However, he did call for stringent measures to keep the agreement alive. He also waived off nuclear-related sanctions on Iran -- a requirement to keep the deal alive.
Iran, however, rejected any modification to its nuclear deal.
Iran "will not accept any amendments in this agreement, be it now or in the future, and it will not allow any other issues to be linked to the JCPOA," the foreign ministry said in a statement.
Trump asked the European partners to work with the United States in order to "fix the deal's disastrous flaws," in the absence of which the United States will withdraw from the deal, Trump threatened.
Trump demanded restrictions on Iran's missile programme and called for permanent control on Iran's nuclear plants.
Iran, on the other hand, clarified that the deal remains renegotiated.
"JCPOA is not renegotiable: rather than repeating tired rhetoric, US must bring itself into full compliance -- just like Iran," Iran's foreign minister, Mohammad Javad Zarif tweeted immediately after Trump's speech.
Iran's foreign ministry condemned fresh sanctions imposed by the US on 14 individuals, including judiciary chief Ayatollah Sadegh Larijani, over human rights issues.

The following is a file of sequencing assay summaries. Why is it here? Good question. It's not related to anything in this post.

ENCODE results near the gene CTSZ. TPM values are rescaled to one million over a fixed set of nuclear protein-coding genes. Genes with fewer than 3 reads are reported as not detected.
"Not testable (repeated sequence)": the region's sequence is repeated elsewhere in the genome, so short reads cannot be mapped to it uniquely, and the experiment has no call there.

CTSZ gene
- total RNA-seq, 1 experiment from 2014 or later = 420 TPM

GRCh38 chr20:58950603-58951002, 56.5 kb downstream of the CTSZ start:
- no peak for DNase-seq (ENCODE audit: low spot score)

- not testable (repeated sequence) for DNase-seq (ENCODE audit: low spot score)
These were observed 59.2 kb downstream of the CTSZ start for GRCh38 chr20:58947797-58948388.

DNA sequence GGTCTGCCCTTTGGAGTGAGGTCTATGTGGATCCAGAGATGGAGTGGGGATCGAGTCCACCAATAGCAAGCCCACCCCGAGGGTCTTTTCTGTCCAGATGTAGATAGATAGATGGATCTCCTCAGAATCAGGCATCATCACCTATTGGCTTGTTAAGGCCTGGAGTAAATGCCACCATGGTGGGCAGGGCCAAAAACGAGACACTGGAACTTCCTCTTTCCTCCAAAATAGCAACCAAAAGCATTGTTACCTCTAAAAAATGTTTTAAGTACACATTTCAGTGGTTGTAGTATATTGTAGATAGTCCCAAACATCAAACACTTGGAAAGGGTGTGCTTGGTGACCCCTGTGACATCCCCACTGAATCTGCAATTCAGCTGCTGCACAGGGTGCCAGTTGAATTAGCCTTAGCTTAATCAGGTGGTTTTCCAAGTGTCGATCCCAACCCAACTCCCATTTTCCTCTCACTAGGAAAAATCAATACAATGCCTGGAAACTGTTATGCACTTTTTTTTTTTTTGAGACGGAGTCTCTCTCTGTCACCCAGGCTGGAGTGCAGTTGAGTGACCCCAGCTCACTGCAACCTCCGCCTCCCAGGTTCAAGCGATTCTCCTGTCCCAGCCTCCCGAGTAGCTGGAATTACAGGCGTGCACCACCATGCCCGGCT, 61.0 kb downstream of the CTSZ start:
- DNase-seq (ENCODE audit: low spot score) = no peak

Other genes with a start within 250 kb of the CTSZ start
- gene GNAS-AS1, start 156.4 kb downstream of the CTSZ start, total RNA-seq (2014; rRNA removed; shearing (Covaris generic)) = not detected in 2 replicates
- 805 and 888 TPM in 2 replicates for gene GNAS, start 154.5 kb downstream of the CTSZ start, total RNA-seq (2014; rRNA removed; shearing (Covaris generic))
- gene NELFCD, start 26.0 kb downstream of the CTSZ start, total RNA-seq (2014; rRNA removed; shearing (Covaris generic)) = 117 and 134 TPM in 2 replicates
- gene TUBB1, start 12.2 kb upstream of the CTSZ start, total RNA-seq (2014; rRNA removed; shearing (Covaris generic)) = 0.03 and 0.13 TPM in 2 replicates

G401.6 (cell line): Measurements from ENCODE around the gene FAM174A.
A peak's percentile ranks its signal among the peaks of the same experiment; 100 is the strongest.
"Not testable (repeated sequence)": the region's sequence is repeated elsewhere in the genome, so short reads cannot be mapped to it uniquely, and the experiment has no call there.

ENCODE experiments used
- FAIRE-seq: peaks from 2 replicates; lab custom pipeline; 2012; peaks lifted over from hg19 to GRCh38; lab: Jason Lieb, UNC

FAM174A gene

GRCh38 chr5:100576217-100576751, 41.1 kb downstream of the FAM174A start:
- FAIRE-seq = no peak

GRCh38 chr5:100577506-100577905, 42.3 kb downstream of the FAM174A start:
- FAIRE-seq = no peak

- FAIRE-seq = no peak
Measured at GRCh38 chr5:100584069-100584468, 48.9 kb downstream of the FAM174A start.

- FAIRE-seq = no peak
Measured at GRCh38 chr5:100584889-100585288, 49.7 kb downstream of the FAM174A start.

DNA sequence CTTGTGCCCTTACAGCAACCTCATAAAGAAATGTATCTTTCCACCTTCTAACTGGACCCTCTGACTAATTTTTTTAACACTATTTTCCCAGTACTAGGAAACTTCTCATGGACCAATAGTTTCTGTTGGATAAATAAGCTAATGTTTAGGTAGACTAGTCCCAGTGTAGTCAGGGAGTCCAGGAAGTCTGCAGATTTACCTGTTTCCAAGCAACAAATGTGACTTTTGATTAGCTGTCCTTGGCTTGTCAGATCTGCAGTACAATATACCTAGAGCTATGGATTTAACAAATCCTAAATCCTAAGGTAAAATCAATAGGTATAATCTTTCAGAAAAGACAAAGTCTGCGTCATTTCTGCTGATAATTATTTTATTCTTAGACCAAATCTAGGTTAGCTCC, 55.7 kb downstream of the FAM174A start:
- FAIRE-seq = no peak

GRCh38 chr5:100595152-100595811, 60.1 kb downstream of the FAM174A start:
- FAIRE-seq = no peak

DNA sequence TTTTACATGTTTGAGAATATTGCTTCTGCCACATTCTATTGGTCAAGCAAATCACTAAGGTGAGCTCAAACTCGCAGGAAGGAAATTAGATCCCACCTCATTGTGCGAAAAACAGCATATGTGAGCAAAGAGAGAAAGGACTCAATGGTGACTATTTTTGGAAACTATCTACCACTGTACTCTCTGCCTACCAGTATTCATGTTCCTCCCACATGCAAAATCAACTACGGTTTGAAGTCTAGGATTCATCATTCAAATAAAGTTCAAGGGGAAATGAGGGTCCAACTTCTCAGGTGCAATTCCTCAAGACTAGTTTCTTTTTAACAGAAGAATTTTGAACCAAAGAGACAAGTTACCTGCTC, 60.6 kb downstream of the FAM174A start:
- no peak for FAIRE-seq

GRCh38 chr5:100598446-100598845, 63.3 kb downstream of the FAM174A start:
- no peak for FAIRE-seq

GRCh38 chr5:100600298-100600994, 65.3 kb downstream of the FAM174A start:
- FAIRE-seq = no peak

The ministry also criticised US sanctions on Iran's missile programme and described restrictions on Larijani to have "crossed all red lines of conduct in the international community."
The official statement from Iran's foreign ministry stated that "the government of the United States will bear responsibility for all the consequences of this hostile move".
Iran argued that the continued US sanctions on non-nuclear areas such as human rights and missile testing have effectively barred Iran from gaining many of the financial benefits expected from the deal.
Zarif condemned Trump's aggressive stance on the deal and Iran describing the White House to also have violated the commitment to "refrain from any policy specifically intended to directly and adversely affect the normalisation of trade and economic relations with Iran" in the accord.